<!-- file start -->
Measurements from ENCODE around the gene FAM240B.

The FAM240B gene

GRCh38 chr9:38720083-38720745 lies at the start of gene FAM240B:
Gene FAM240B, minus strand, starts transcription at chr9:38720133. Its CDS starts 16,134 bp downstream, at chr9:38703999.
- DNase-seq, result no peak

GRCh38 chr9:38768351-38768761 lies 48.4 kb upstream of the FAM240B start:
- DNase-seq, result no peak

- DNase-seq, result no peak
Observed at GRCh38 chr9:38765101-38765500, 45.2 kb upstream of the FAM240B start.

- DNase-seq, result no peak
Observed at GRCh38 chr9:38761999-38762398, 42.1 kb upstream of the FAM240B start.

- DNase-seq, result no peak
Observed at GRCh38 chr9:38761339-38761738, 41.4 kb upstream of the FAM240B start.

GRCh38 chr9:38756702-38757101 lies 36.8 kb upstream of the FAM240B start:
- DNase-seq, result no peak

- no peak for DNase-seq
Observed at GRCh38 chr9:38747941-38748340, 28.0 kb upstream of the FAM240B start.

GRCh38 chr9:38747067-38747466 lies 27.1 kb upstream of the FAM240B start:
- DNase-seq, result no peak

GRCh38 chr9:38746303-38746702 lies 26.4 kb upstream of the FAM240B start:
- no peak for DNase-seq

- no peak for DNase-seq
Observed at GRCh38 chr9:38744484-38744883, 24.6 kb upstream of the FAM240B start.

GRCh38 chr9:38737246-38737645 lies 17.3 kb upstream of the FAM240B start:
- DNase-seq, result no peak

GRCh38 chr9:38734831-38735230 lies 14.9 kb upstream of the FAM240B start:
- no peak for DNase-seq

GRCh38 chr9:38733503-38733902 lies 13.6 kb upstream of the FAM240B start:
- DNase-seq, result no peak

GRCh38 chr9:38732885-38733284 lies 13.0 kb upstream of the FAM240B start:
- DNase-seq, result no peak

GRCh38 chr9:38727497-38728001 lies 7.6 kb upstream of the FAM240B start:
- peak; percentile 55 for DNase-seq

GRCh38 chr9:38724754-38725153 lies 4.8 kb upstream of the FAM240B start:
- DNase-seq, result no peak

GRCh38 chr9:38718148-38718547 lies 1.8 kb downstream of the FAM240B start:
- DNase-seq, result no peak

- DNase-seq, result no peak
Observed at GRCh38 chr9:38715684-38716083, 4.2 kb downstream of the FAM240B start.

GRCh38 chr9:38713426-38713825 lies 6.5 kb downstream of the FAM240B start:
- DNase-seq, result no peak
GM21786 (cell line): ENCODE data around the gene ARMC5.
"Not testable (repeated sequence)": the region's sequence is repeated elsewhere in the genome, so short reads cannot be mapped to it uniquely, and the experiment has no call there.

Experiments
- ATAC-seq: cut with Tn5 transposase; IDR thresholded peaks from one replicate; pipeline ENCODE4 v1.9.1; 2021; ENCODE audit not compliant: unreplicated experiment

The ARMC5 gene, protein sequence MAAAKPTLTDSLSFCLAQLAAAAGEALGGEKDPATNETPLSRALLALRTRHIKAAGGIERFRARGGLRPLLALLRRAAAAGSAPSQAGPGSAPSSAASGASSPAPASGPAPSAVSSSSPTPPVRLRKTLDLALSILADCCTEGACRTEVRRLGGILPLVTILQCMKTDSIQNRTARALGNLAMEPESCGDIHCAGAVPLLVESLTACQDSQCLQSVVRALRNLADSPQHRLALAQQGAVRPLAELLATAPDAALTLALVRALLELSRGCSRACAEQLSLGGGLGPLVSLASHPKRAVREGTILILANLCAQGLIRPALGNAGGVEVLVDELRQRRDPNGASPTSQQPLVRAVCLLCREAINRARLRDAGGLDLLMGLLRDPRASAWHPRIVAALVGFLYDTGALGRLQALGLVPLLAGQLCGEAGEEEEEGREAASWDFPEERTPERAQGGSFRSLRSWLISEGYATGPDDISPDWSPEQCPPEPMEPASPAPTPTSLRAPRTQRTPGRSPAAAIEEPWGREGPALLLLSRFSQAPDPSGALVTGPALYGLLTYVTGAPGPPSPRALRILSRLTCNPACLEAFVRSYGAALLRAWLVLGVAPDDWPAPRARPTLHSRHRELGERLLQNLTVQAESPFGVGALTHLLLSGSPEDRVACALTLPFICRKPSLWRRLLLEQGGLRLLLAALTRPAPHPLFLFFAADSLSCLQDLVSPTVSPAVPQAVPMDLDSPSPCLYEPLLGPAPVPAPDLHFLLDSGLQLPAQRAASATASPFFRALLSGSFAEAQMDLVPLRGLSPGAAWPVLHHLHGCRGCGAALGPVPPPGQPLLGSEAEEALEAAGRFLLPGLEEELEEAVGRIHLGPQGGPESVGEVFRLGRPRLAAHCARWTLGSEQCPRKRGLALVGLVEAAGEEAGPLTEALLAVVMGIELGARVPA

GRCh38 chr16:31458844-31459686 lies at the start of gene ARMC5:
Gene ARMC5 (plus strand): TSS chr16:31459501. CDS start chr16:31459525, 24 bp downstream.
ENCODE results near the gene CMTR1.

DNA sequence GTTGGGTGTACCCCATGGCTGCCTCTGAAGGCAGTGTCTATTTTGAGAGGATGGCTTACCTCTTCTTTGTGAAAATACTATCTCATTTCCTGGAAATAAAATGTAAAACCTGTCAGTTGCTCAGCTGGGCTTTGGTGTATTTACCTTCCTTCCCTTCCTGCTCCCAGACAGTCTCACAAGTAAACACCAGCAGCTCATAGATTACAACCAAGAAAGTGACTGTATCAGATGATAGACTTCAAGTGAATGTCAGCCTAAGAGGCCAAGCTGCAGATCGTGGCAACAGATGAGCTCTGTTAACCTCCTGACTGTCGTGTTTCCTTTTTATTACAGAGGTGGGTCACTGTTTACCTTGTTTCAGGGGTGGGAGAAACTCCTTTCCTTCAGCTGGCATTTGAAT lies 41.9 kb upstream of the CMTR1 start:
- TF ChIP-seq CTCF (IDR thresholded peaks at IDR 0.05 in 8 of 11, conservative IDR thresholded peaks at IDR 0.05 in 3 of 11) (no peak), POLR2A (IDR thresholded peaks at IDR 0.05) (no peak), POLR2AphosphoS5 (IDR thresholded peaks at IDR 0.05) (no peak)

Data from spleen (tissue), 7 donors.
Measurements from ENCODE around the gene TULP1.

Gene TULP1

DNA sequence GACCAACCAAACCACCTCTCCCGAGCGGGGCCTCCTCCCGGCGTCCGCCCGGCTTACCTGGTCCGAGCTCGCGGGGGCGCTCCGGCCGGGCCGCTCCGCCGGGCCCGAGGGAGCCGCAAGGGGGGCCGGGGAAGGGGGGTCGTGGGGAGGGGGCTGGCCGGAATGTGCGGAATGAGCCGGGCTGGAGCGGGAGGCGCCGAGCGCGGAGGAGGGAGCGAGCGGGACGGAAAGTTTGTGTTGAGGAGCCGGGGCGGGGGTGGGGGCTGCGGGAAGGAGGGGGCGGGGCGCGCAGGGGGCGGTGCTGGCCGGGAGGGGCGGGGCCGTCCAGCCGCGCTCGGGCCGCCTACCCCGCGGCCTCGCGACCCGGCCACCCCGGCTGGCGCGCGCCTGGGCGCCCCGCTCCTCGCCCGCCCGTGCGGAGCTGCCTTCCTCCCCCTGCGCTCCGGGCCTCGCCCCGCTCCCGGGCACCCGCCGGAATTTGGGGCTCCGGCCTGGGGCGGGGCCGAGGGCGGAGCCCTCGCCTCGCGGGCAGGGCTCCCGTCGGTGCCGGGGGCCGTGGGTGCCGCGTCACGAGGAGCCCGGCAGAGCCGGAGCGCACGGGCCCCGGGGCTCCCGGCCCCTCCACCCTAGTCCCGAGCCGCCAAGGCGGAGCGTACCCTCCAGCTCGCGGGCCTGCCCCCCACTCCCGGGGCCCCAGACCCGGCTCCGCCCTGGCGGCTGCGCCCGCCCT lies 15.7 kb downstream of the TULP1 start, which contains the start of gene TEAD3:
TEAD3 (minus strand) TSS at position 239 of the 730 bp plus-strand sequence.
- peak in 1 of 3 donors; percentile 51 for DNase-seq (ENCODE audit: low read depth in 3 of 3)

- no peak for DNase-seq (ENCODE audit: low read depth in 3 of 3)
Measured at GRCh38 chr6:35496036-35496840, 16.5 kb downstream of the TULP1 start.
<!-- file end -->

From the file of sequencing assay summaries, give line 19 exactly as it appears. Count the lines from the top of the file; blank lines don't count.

- DNase-seq, result no peak